Breathing at depth: physiologic and clinical aspects of diving while breathing compressed gas.
Department of Sports Medicine, Medical Clinic and Polyclinic, University of Tübingen, Silcherstrasse 5, 72076 Tübingen, Germany. Kay.Tetzlaff@bc.boehringer-ingelheim.com
When diving, human beings are exposed to hazards that are unique to the hyperbaric underwater environment and the physical behavior of gases at higher ambient pressure. Hypercapnia, hyperoxia, carbon monoxide intoxication, inert gas (predominantly nitrogen) narcosis, and decompression illness all may lead to impaired consciousness, with a high risk of drowning in this non-respirable environment. Proper physiologic function and adaptation of the respiratory system are of the utmost importance to minimize the risks associated with compressed gas diving. This article provides an introduction to the diving techniques, the physics, and the pertinent human physiology and pathophysiology associated with this extreme environment. The causes of the major medical problems encountered in diving are described, with an emphasis on the underlying respiratory physiology.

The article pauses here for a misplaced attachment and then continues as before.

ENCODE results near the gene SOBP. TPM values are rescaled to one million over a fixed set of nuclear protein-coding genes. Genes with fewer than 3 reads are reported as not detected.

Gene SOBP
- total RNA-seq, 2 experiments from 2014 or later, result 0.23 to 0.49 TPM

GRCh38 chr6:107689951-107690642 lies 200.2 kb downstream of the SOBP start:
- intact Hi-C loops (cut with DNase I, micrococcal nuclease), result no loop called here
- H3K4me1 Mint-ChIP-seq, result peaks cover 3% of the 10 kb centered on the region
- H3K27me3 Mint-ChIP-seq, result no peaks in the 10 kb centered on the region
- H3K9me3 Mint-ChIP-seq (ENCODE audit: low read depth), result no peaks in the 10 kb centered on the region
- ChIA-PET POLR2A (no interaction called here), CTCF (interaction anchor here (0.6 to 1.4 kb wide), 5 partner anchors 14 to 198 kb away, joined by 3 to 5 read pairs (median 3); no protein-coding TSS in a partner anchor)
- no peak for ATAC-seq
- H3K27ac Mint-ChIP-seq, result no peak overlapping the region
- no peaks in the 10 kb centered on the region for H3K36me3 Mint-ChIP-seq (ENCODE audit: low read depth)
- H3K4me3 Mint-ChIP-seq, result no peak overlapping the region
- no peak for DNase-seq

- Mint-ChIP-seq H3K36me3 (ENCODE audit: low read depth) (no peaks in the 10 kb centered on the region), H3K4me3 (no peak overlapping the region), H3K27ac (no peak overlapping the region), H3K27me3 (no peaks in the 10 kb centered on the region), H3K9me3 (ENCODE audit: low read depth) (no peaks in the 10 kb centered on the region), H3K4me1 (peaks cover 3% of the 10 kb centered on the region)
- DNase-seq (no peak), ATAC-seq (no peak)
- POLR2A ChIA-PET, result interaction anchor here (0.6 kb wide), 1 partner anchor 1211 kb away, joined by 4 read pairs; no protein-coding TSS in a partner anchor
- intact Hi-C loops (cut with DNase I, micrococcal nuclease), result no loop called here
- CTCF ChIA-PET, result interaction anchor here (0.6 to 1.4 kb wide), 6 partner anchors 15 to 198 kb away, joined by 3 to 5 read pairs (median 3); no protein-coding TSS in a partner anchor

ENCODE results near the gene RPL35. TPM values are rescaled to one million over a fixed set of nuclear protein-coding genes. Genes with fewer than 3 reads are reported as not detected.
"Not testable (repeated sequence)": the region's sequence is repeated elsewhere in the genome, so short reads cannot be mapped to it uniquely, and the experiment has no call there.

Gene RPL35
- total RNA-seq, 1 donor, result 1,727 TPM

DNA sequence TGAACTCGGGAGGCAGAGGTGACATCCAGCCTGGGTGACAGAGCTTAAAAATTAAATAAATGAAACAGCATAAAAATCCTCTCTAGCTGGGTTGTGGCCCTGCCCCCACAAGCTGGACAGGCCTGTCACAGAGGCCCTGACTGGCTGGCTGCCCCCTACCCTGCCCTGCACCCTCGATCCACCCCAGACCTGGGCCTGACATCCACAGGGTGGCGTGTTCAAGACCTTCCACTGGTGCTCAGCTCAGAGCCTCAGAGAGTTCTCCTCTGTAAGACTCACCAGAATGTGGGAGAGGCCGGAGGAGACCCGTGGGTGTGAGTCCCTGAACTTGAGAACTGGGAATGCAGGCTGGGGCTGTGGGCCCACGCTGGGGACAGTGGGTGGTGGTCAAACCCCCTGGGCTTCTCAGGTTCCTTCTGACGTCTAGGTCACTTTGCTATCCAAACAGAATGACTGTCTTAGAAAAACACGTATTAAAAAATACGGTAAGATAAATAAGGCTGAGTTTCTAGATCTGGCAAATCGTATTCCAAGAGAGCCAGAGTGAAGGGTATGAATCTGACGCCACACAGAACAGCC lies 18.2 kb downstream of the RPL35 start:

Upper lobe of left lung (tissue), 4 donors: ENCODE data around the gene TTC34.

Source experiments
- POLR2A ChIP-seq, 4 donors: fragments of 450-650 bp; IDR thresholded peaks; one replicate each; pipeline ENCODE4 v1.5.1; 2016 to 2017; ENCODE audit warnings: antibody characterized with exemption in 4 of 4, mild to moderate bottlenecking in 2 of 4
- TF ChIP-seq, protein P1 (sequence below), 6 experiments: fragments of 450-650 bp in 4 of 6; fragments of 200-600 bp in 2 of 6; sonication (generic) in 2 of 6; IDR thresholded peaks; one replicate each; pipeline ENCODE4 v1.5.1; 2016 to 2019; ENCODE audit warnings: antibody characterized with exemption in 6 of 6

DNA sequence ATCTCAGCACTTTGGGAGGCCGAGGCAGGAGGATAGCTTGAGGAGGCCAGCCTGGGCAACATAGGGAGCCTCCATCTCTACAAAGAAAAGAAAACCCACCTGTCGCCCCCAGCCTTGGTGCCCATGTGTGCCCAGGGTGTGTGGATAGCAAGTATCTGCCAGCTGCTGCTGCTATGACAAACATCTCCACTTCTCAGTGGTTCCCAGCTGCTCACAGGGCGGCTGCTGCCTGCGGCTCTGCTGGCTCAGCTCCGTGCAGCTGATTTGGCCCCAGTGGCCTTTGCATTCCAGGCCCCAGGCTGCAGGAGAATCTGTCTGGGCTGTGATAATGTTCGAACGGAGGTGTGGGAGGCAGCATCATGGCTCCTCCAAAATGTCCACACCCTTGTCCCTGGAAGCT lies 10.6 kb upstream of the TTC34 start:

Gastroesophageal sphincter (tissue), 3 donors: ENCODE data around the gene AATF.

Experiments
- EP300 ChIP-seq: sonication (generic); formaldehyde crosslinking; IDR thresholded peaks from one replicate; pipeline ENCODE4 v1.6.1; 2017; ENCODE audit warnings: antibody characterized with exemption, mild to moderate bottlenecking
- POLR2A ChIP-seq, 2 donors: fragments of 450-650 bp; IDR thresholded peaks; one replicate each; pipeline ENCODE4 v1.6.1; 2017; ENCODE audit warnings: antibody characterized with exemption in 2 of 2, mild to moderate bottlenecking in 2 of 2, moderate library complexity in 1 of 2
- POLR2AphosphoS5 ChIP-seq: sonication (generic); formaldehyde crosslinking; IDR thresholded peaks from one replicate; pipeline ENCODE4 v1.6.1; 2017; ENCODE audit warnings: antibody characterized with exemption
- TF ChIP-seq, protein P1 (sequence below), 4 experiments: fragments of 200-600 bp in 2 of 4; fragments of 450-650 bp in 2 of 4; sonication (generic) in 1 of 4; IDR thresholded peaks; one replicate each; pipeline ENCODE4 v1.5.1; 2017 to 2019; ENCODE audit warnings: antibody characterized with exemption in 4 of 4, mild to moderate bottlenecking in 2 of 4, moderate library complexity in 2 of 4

[PubMed - indexed for MEDLINE]
di tayangkan ulang oleh : dr.Erick Supondha (hyperbaric& diving medicine consultant) hiperbarik oksigen terapi >RS bethsaida , jakarta indonesia, (dokter hiperbarik/ahli hiperbarik/dokter kesehatan penyelaman)